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More mediation the key to fixing the family courts?

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There has been a rise in interest in the media in the last week or so about the role mediation plays – or can play – in divorce proceedings. This is because of the countdown to the publication of the Family Justice Review, something billed as a far-reaching analysis of how the courts deal with families. Initial findings of the Family Justice Review Panel are due to be published “soon” though don’t expect any definite recommendations until this time next year.

The reason for the grandiose review is that the system is unquestionably under strain, with the cost to the State more than £800 million a year. Rightly or wrongly, there is a perception that lengthy legal battles relating to divorce particularly need to be tackled and made more palatable for children and parents alike. Then there is the issue of grandparents having no legal rights to see their children’s children if the parties involved decide not to be helpful. In addition, fathers understandably complain that the system is skewed towards mums: no matter what orders the court makes, if a mum refuses to acknowledge it, there is little that can be done to force the issue.

There is clearly a lot of ground to cover. Just how well a single, thinly-spread review is going to do this remains to be seen. However, the one issue that is getting most exposure at the moment is the issue of mediation, which should be considered by more people as a way of settling access and residence issues without costly and upsetting trips to court. This involves people sitting down in a room in an adult way with facilitators and agreeing a way forward. There is no courtroom battle, as such.

Will this help though? Justice Minster Jonathan Djanogly believes so. He told Radio 4: “Too often people in family breakdowns are using court as a first answer when they shouldn’t. Often it’s dealing with contact with children or intimate personal relationships that really shouldn’t be going before the courts. We are determined to look at this.”

He added that he felt the tax-payer should not have to foot the bill for courts just because parents won’t mediate first and wants to see family law specialists help make couples aware of the options.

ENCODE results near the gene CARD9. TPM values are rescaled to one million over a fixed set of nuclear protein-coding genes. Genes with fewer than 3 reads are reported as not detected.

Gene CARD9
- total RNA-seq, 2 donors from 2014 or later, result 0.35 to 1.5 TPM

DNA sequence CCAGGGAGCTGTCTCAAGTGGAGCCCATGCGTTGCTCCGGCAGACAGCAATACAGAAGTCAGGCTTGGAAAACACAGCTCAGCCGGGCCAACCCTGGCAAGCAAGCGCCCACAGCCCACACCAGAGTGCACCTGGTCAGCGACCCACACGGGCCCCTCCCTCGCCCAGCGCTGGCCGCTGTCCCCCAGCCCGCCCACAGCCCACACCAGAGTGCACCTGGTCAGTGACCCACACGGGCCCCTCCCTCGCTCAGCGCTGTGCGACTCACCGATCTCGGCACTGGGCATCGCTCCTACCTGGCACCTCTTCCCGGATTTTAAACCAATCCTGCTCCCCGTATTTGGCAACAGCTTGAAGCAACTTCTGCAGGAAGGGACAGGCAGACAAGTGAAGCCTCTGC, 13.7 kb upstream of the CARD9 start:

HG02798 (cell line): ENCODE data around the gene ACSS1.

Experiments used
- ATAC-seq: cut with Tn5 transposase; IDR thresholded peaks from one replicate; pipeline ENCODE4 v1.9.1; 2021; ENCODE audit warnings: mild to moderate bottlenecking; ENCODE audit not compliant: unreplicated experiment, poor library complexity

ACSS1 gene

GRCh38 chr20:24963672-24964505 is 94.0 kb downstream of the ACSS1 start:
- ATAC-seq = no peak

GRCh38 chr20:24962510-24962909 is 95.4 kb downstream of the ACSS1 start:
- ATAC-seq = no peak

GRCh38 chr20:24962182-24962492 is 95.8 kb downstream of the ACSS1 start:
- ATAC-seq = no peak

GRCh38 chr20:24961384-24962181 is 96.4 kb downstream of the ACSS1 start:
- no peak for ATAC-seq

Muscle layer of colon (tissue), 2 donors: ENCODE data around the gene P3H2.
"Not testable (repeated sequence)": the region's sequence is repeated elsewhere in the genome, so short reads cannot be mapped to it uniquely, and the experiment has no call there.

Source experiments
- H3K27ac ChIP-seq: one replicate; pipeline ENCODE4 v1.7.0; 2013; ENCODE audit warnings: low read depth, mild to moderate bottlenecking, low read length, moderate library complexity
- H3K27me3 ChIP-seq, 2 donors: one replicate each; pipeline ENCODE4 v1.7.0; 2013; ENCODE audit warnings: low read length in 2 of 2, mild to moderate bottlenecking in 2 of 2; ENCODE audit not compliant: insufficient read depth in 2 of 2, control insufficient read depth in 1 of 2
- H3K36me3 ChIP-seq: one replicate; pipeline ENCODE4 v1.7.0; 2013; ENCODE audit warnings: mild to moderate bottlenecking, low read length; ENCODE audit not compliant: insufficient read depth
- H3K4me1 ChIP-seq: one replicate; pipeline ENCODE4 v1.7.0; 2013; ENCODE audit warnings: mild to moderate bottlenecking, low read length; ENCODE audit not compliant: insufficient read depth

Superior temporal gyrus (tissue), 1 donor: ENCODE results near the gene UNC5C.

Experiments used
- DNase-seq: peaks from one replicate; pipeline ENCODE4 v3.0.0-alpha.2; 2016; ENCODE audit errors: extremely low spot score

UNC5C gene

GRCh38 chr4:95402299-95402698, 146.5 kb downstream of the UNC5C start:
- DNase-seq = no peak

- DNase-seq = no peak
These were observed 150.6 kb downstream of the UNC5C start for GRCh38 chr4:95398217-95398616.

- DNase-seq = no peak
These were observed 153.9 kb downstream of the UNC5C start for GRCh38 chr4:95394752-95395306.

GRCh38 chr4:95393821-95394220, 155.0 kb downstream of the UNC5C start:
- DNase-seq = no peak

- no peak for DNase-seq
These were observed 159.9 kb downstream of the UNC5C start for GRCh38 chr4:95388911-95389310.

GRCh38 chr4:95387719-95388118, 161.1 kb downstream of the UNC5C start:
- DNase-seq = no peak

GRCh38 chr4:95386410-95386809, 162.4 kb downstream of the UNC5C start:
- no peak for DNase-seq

Is this really a true picture though? Whilst, of course, there are some people who relish the idea of a fight and so want to go to court, in my experience many couples manage to avoid this and know it is better for all concerned if they can avoid a court appearance and sort it out amicably.

Our lawyers are trained to work with clients to get agreement. Mediation is one option, but using lawyers who genuinely want to get an amicable solution for their clients is another – and one that is already widely used. I am nervous at the prospect of having new regulations thrust at us on this issue where I don’t honestly believe they are needed. Very few indeed of our clients end up in Court and when they do it is normally due to their spouse being implacably opposed to any form of sensible discussion at all.

There are additional issues that a Review could usefully demand too:

  • please, please can the Court system be made to use email? This is 2010 after all. We go fast, our client goes fast, sometimes their spouse's lawyer goes fast but then we slow down to a near stop with the Court system sending us things by letter--and 2nd class!
  • can we only have accredited family lawyers licenced to work as family lawyers in these cases? This is no place for the "I do a bit of divorce" people.
  • I look forward to the concept of "no Court divorce". Just register and get it later.
  • No proper attempt at mediation should equal no right to go to Court. (Personally I would interpret "mediation" as including negotiaiton too)

Andrew Woolley
Divorce Solicitor

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